Want to Drive Visibility to Your Business? Try Thought Leadership

By business.com editorial staff,
business.com writer
| Updated
Apr 14, 2020
Image Credit: Prostock_Studio / Getty Images

One PR pro gives advice on where to start with thought leadership.

  • Thought leaders are experts in a given field who have gained admiration and respect for their critical insights and knowledge.
  • Becoming a thought leader requires you to contribute to important discussions in your industry and publish your ideas.
  • Great thought leaders know how to market and push products, yet still find a genuine way to connect to their audience.

What is a Thought leader? 

According to the Cambridge Dictionary, a thought leader is a person whose ideas and opinions have a significant impact on the community at large, especially in a business environment. A thought leader is someone whose critical thinking skills and knowledge on a particular subject are respected by leadership and experts in a given field. They have a track record of tackling difficult problems and are able to generate critical insights and articulate solutions to complex issues. 

There is no one characteristic that makes someone a thought leader. It's a combination of knowledge, experience and communication skills that allow individuals and brands to position themselves as leaders in a specific industry. 

Although it takes hard work to become a thought leader, in today's digital world, it's easier than ever to get your message to an interested audience. As long as you're passionate, knowledgeable and able to communicate your ideas, there is nothing stopping you from becoming a thought industry in your niche. Here are a few tips to get you started.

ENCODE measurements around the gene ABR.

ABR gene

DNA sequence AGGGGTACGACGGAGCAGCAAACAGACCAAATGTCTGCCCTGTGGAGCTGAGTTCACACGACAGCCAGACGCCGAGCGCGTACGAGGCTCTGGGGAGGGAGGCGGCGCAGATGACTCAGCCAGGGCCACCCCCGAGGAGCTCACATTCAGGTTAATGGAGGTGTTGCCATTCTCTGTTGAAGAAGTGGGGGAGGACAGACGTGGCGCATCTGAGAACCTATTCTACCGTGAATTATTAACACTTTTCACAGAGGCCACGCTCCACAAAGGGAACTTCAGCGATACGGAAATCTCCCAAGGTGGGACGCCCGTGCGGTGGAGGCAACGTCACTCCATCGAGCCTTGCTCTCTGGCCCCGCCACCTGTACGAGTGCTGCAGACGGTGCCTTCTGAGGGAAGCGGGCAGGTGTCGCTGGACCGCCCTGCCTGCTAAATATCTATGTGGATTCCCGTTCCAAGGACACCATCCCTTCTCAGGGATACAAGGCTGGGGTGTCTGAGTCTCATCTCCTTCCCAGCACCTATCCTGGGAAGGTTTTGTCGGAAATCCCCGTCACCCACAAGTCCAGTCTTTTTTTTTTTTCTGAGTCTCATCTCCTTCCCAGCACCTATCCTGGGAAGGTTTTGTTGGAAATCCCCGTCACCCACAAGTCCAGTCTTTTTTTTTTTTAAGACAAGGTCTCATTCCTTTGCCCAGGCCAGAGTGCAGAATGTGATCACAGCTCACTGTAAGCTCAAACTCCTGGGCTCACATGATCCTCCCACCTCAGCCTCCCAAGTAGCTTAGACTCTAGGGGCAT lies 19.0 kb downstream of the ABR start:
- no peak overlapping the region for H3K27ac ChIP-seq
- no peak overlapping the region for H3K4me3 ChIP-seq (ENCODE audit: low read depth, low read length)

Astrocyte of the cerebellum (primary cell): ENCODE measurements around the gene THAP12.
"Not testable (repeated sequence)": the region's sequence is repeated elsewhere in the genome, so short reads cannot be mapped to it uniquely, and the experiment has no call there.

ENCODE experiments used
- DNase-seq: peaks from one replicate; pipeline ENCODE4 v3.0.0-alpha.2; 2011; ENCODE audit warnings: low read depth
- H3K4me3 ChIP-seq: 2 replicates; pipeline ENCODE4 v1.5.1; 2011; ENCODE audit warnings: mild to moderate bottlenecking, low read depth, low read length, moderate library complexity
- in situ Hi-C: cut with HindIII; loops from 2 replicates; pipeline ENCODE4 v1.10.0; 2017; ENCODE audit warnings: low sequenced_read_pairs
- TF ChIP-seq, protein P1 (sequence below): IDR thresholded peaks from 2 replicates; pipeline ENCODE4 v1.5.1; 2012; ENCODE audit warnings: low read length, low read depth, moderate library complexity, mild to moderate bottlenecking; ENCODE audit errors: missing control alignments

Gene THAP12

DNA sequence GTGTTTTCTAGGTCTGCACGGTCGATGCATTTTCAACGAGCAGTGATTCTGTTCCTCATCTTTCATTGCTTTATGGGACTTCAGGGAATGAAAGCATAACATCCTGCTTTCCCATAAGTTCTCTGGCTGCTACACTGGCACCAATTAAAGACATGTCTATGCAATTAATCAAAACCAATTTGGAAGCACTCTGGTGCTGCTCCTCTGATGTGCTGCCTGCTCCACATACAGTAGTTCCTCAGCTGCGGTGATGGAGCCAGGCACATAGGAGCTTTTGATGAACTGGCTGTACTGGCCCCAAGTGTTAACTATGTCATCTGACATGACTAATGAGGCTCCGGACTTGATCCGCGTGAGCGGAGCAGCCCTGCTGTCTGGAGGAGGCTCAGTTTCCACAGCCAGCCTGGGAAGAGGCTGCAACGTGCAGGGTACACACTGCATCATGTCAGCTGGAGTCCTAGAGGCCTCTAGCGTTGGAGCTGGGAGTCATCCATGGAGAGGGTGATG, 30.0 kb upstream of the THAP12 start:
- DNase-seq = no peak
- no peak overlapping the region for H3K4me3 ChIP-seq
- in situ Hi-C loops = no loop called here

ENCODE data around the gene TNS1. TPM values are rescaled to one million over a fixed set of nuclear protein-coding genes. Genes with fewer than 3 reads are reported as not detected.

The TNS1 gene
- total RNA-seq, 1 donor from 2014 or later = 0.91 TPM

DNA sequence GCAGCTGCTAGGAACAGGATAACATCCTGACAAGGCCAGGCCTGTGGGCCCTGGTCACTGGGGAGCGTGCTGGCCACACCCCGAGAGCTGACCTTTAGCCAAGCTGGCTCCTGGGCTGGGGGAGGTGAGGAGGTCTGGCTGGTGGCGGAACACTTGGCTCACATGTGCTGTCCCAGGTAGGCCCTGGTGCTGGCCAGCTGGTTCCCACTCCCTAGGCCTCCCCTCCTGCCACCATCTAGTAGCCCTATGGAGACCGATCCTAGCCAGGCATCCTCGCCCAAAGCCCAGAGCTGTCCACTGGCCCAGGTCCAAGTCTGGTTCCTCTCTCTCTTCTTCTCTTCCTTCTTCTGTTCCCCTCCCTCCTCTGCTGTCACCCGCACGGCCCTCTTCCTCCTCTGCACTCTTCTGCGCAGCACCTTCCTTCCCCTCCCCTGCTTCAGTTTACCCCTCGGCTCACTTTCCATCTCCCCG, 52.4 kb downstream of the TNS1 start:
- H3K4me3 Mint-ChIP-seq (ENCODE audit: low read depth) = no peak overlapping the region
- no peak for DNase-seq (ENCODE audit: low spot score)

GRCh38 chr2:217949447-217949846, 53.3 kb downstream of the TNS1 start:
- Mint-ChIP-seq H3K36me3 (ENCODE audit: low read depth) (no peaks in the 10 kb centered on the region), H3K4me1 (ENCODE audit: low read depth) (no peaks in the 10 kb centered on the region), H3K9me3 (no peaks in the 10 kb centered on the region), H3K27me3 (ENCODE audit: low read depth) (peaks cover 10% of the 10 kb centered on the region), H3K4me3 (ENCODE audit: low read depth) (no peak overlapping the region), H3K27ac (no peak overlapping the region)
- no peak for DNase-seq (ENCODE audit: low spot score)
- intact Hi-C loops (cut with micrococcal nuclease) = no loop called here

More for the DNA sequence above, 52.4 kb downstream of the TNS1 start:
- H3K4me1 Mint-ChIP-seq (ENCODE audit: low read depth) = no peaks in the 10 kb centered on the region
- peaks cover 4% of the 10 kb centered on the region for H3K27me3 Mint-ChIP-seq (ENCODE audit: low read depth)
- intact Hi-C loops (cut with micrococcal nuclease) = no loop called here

Tips for becoming a thought leader

The first step to becoming a thought leader is to decide how you are going to publish your ideas. It's great if you are already respected within your industry, but it's difficult to become a thought leader through word of mouth alone. Creating a platform where you can voice your opinions and ideas is vital to gaining the credibility to be considered a thought leader. It will become like a resume of your creative abilities and expose a wider group of people to your ideas. 

Starting a blog, a YouTube channel or a podcast are all good places to start. Figure out which medium you're the most comfortable communicating through and double down on your strengths. If you're ambitious, you could do two at once or even all three. Just be careful not to overextend yourself and risk diluting your content.

Once you've created your own platform and built a modest audience, the next step is to collaborate with other respected thought leaders in your field. Their cosign will go a long way in building the public perception of your brand. It will also give you a chance to learn from those who have already established themselves and broker partnerships with influential colleagues in your industry. 

One PR pro's advice on where to start with thought leadership

Business leaders and marketing managers are often laser-focused on one goal – pushing a product. While product marketing can be a useful and sometimes necessary method for driving sales, it's not always the answer from a public relations perspective.